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How we interview for U.S. positions: A prep guide for engineers

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Interviewing and hiring is not a perfect process, in any industry. It’s especially difficult to find the right candidate for backend software engineering positions.

In the race to find the best, most qualified candidates, selecting the best one from a pool of applicants is not a solved problem. Conversations tend toward one of three topics:

  1. Espousing the virtues of one technique over another
  2. Focusing on the impossibility of predicting productivity from a bit of coding performance art
  3. Declaring, “This is how it’s done at my company,” because we’re pretty proud of how we do things

This article is about what we do when hiring for U.S.-based engineering roles at Signifyd: #3.

I suggest everyone incorporate a Code Review equivalent into their own process.

The theory behind our process

First a short digression into theoryland: It’s important to understand Signifyd’s overall approach to interviewing. For some context, read up on the Unified Arguments for Overall Approaches. You might recognize that as a hedgehog way of thinking.

Conversely, the fox way of thinking relies on a large toolbox of diverse approaches, even if the combination is theoretically unsound. Our hedgehog approach to designing an interview scheme is based on a fox approach to interviews.

I will explain how we’ve found success with this approach, as well as the downsides, plus future improvements. The final piece of our engineering interview process is my favorite aspect of our process: the code review. Of all the steps in our interview process, this is the step I enjoy the most. It’s also the step I have heard the most positive feedback about. In fact, I’d recommend a code-review aspect for everyone’s interviewing process.

Random forests, foxes, and amateurs

Meaningful interviewing is hard. Maybe impossible. Most people aren’t good at it, and many companies struggle with it. Folks can become consistent at executing some hiring processes, but despite their best efforts, they let poor candidates through to the hiring stage, or they exclude candidates who would have been a great fit for the job.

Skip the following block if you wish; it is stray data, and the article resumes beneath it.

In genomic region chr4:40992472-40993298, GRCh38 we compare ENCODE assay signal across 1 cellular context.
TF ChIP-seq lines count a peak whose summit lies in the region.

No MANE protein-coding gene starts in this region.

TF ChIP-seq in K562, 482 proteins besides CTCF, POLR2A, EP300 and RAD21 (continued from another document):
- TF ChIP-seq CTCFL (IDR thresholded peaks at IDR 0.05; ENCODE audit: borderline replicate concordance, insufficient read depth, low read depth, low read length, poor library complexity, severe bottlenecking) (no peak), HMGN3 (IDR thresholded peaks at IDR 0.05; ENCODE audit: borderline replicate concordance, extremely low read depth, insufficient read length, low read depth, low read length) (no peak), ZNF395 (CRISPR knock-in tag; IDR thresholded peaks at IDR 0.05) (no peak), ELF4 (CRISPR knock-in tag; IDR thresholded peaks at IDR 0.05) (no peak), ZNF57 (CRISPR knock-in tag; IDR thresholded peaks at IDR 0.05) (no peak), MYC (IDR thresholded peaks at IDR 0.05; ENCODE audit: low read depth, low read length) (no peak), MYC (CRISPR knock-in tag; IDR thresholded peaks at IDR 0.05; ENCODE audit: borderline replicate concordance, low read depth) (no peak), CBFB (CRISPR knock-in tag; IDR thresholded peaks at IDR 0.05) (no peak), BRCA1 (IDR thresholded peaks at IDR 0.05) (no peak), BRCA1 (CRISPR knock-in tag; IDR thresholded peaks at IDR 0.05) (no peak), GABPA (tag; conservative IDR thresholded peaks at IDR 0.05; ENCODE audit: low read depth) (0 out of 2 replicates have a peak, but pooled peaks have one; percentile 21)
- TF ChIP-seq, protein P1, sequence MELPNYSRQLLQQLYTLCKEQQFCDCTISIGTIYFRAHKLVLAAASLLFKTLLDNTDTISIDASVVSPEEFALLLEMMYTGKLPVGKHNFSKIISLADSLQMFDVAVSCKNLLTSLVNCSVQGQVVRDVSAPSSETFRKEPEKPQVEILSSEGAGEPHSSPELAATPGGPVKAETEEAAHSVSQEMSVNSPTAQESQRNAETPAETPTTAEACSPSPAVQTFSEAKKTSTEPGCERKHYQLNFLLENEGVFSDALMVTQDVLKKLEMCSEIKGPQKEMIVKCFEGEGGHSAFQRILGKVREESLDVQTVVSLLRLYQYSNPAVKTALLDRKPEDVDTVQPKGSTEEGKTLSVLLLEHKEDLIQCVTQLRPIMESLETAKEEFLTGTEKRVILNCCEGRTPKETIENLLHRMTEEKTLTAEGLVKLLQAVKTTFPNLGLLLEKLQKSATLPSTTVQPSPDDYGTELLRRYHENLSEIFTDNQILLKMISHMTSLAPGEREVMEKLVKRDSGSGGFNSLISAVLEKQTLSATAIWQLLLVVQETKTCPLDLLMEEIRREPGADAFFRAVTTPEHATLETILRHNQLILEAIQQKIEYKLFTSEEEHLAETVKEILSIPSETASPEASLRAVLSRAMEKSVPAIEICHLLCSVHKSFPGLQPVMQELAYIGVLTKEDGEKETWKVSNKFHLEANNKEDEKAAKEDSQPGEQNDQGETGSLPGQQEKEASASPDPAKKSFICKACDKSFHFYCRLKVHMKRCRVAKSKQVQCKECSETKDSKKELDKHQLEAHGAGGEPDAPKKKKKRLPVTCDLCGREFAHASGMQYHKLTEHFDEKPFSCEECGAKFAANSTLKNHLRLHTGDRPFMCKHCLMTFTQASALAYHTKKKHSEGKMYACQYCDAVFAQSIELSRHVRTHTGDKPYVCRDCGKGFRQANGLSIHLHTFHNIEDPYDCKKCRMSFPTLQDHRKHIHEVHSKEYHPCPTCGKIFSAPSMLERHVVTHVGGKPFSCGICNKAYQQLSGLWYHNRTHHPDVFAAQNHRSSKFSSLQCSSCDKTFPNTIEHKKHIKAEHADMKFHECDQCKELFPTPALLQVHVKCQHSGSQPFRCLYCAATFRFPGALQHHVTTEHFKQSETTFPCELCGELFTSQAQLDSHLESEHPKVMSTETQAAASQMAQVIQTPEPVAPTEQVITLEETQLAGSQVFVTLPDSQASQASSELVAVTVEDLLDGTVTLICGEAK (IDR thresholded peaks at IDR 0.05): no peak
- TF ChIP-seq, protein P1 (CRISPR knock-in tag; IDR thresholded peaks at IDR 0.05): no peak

Google, for instance, has a very specific type of filter. Engineering candidates must be very good at “standard whiteboard algorithm problems” to make it through their gauntlet. Companies like Google can get away with a very strong and specific filter because their candidate pools are so large. Most other companies can’t do this.

Without a very strong and specific filter, what can we use to hire well?

The core of Signifyd’s business—the unique value we create which we then convert into value for merchants across the world—is predicting whether or not a given transaction is fraudulent. Sometimes merchants’ fraud traffic patterns are similar to each other, but we often onboard merchants with previously unseen types of fraud. The machine learning models we’ve chosen to tackle this problem are random forests.

We build these random forests by first building one illogical decision tree. Then we build another, and another, and so on, and average their results. This is like leveraging the wisdom of the crowd, which works like a charm. We apply this approach when interviewing Signifyd engineering candidates.

We know the following things are true: We’re amateurs. Interviews give a weak signal about future productivity. We don’t have a Grand Unified Theory of how to get the most out of an interview. Instead, our Grand Unified Theory of how to get the most out of an ensemble of interviews is based on diversifying, gathering as many uncorrelated signals as we can, and mushing those weak signals together.

A quintessential fox approach.

Our weak predictors

Here’s a quick look at what we do in practice and what weak signals of ability can look like:

  • A timeboxed (for real!) take-home, about 50 percent design and 50 percent algorithm
  • A “standard whiteboard algorithm” problem geared toward “can you code?” and introspection over difficulty or cleverness
  • A code review, where candidates annotate, eviscerate, and/or rewrite some provided problematic code
  • A technical deep dive, where we delve into interesting bits of the candidate’s technical background
  • A design problem, where the focus is on good code structure rather than algorithms
  • A common systems design problem, like design Bitly